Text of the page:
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jcbrady
12-24-2006, 06:28 PM
Thanks for the great website. I'm somewhat new to CSS positioning and I'm baffled by some code that is used in the 3 column fixed layout template http://www.dynamicdrive.com/style/layouts/item/css-fixed-layout-31-fixed-fixed-fixed/. Not that I can't get it to work, but I can't figure out WHY it works. This code for example uses a negative margin that is the same width as the Maincontainer:

#leftcolumn{
float: left;
width: 180px; /*Width of left column in pixel*/
margin-left: -840px; /*Set margin to that of -(MainContainerWidth)*/
background: #C8FC98;
}

Why does the negative margin-left make this thing work? It seems like it would just move it completely out of view. Can anyone explain?:o

thanks again,

John

motormichael12
12-24-2006, 06:50 PM
The left column is connected to the center, it is just another div... the negative margin moves the column out, otherwise it would mess up how it looks... basically it is not in its own area, it is part of the center column...


<body>
<div id="maincontainer">

<div id="topsection"><div class="innertube"><h1>CSS Fixed Layout #3.1- (Fixed-Fixed-Fixed)</h1></div></div>

<div id="contentwrapper">
<div id="contentcolumn">
<div class="innertube"><b>Content Column: <em>Fixed</em></b> <script type="text/javascript">filltext(10)</script></div>
</div>
</div>

<div id="leftcolumn">
<div class="innertube"><b>Left Column: <em>180px</em></b> <script type="text/javascript">filltext(20)</script></div>

</div>

<div id="rightcolumn">
<div class="innertube"><b>Right Column: <em>190px</em></b> <script type="text/javascript">filltext(15)</script></div>
</div>

<div id="footer"><a href="http://www.dynamicdrive.com/style/">Dynamic Drive CSS Library</a></div>

</div>
</body>

Everything is contained in the center column, the margin is - so that it will move it away, otherwise it tries to put it in the main column, messing up the configuration of the columns.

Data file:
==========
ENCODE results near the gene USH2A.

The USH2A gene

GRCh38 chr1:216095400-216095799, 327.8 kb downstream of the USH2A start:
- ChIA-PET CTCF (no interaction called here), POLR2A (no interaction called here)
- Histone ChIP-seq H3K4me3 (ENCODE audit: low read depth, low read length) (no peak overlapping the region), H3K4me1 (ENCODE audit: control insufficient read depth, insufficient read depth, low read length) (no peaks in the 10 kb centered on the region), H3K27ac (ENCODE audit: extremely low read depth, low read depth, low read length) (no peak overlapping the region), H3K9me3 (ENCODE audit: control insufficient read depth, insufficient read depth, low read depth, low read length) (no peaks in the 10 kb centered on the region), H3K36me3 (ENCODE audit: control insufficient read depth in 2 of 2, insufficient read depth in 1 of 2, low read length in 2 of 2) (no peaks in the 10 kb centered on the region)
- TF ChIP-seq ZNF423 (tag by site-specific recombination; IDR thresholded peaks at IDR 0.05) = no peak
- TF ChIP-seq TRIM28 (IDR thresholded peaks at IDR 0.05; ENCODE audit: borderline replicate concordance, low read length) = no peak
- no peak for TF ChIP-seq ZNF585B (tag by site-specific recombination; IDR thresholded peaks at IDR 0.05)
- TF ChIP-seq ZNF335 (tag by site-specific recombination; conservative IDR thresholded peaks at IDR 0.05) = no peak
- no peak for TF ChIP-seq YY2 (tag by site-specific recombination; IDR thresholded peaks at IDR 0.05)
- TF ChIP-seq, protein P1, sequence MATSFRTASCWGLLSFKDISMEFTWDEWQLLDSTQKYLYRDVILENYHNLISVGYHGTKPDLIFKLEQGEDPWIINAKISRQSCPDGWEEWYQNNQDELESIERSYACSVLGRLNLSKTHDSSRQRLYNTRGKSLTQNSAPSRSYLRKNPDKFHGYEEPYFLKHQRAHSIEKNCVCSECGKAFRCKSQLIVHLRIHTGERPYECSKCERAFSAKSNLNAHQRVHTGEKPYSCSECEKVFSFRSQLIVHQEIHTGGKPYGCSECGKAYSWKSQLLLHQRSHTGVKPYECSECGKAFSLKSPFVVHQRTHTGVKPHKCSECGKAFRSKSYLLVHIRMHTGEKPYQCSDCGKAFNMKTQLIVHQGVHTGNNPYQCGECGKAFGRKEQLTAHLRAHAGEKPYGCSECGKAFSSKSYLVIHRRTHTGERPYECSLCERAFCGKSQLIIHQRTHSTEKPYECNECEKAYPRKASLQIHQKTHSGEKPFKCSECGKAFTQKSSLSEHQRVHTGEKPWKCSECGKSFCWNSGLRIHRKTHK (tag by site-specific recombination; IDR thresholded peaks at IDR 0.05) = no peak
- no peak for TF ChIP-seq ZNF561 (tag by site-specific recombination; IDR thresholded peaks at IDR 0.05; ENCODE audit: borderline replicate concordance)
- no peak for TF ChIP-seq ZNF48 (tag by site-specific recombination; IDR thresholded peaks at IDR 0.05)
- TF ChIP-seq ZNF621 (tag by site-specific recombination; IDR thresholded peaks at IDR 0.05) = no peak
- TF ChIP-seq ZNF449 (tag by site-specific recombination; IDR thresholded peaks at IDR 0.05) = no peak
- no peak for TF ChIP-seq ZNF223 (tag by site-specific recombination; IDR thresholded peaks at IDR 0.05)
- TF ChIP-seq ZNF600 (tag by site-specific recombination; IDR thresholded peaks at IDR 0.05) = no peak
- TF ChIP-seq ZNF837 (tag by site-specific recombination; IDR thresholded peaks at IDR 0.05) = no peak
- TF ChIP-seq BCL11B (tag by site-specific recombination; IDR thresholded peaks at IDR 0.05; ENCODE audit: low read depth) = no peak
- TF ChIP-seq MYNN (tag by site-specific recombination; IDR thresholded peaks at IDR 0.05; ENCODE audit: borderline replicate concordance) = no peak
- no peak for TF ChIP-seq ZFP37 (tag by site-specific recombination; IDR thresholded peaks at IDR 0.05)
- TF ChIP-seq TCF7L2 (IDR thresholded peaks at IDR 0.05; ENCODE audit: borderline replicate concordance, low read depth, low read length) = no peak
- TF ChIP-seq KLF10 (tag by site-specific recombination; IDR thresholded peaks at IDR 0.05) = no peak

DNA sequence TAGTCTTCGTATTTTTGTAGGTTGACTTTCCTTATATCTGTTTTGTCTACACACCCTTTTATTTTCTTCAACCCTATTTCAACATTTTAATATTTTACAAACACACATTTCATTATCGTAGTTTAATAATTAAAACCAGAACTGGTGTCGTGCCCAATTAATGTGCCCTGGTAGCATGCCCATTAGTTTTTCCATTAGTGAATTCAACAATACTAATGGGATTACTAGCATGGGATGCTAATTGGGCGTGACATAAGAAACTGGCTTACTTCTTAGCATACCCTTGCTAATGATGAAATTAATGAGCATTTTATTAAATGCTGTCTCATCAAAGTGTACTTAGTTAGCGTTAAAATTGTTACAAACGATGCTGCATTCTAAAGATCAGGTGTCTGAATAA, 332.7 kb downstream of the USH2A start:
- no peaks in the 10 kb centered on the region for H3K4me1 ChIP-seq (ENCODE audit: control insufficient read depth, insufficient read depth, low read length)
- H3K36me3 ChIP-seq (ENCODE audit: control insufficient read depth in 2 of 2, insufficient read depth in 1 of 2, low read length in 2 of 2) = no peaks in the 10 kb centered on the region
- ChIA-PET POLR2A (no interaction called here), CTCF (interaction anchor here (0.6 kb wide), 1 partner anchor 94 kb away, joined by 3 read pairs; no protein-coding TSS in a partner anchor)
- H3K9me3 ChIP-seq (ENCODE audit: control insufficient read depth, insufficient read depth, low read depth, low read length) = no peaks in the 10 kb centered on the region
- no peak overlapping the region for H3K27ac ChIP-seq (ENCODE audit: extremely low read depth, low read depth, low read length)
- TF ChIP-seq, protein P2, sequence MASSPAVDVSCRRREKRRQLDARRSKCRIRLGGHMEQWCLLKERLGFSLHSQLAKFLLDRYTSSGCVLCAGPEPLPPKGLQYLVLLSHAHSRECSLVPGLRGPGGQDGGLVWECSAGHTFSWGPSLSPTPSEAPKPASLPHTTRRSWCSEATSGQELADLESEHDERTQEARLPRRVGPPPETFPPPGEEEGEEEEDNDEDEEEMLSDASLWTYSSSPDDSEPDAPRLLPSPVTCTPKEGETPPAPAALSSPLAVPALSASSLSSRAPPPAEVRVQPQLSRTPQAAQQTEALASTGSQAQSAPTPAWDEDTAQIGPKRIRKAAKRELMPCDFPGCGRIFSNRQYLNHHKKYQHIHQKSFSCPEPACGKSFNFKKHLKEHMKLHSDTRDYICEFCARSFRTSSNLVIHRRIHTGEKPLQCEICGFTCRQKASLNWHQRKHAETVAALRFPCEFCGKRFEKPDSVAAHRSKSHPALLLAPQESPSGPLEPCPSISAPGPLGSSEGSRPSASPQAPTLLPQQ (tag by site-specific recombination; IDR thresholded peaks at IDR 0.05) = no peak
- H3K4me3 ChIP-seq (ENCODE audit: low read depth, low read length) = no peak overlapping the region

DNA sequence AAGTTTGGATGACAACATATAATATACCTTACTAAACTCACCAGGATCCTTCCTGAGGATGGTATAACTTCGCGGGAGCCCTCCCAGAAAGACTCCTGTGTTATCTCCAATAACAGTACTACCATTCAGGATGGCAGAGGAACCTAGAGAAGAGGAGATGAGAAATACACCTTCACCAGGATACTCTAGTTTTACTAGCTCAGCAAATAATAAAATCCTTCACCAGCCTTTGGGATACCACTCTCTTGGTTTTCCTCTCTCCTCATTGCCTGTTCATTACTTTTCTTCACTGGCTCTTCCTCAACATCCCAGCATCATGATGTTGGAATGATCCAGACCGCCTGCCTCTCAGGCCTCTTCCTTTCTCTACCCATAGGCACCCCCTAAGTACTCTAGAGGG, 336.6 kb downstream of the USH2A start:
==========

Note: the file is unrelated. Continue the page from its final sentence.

I am not too experienced with CSS but I understand that, maybe someone wiht more css experience cna explain it better.

mwinter
12-24-2006, 08:43 PM
Thanks for the great website. I'm somewhat new to CSS positioning and I'm baffled by some code that is used in the 3 column fixed layout template http://www.dynamicdrive.com/style/layouts/item/css-fixed-layout-31-fixed-fixed-fixed/.

It's an odd approach, which is perhaps why it doesn't work quite as intended in earlier versions of Opera and Mozilla. A more conventional approach (http://www.dynamicdrive.com/forums/showpost.php?p=66527&postcount=2) of floating the left column left, and the right column right, might be preferable.



Not that I can't get it to work, but I can't figure out WHY it works.

The tendency for the flanking columns is to position themselves to the immediate right of the float that contains the central column (#centerwrapper). However, as this element takes up all available horizontal space, the right-hand edges of the columns would protrude from the right-hand side of their container. This isn't permitted so the outer columns both would normally move below that element.

A negative margin moves an element opposite to the direction of a positive value for the same property; a negative value for the margin-left property removes space on the left-hand side, rather than adding it. As the negative margins move the right-hand edge of the flanking columns sufficiently left, neither wraps any more.

Mike

jcbrady
12-25-2006, 02:57 AM
Thanks, this is makeing more sence!


A negative margin moves an element opposite to the direction of a positive value for the same property

It would seem that if one element was taking all the space of the container, the following element would automatically wrap to the next line, without the need for a negative margin. Nonetheless, it works... so good trick to know.

Why not do something more simple instead?:

#maincontainer{
width: 840px;
margin: 0 auto;
}

#header{
height: 50px;
width: 100%;
}

#leftcolumn{
float: left;
width: 150px; /*Width of left column*/
background: #C8FC98;
}

#rightcolumn{
float: left;
width: 150px; /*Width of right column*/
background: #FDE95E;
}

#content{
float: left;
width: 540px; /*Width of content*/
background-color: #003300;
}

#footer{
width: 100%;
background-color: #333333;
clear: both;
}

<body>
<div id="maincontainer">
<div id="header">header</div>
<div id="leftcolumn">leftcolumn</div>
<div id="content">content</div>
<div id="rightcolumn">rightcolumn</div>
<div id="footer">footer</div>
</div>
</body>

What's the advantage of doing it with negative margins?

mwinter
12-25-2006, 11:39 AM
What's the advantage of doing it with negative margins?

The central column, which usually contains the main content, can be placed earlier in the document.

Mike

jcbrady
12-25-2006, 05:30 PM
The central column, which usually contains the main content, can be placed earlier in the document.

Great, so the content loads first/faster.

thanks!